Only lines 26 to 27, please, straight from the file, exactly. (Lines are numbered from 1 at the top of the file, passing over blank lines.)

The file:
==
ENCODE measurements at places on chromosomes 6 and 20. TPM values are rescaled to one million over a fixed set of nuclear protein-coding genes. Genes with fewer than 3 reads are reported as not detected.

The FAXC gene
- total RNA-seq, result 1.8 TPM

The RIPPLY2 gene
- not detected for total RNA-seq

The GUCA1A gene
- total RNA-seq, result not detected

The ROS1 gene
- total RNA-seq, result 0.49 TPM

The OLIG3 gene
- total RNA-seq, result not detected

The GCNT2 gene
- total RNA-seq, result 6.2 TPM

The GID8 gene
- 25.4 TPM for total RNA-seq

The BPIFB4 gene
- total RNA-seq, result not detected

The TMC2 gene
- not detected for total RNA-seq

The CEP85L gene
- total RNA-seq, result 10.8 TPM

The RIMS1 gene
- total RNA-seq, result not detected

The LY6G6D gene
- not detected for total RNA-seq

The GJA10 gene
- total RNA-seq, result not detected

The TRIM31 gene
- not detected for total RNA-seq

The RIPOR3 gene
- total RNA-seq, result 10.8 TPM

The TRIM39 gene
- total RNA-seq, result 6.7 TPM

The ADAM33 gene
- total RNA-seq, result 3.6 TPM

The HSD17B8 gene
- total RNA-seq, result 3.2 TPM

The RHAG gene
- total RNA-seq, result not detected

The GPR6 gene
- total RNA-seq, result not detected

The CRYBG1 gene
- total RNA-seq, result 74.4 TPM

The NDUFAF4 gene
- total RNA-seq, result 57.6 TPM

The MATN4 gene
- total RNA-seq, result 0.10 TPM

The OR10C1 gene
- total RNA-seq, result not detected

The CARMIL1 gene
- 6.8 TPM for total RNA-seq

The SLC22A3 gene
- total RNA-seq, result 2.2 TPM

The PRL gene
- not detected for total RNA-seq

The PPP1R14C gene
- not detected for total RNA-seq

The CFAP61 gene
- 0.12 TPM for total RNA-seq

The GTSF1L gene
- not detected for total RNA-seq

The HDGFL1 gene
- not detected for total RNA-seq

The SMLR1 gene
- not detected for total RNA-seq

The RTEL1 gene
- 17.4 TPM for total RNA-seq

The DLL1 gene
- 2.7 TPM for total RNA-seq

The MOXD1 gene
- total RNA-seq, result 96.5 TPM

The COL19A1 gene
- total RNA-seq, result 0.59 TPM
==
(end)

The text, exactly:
The GJA10 gene
- total RNA-seq, result not detected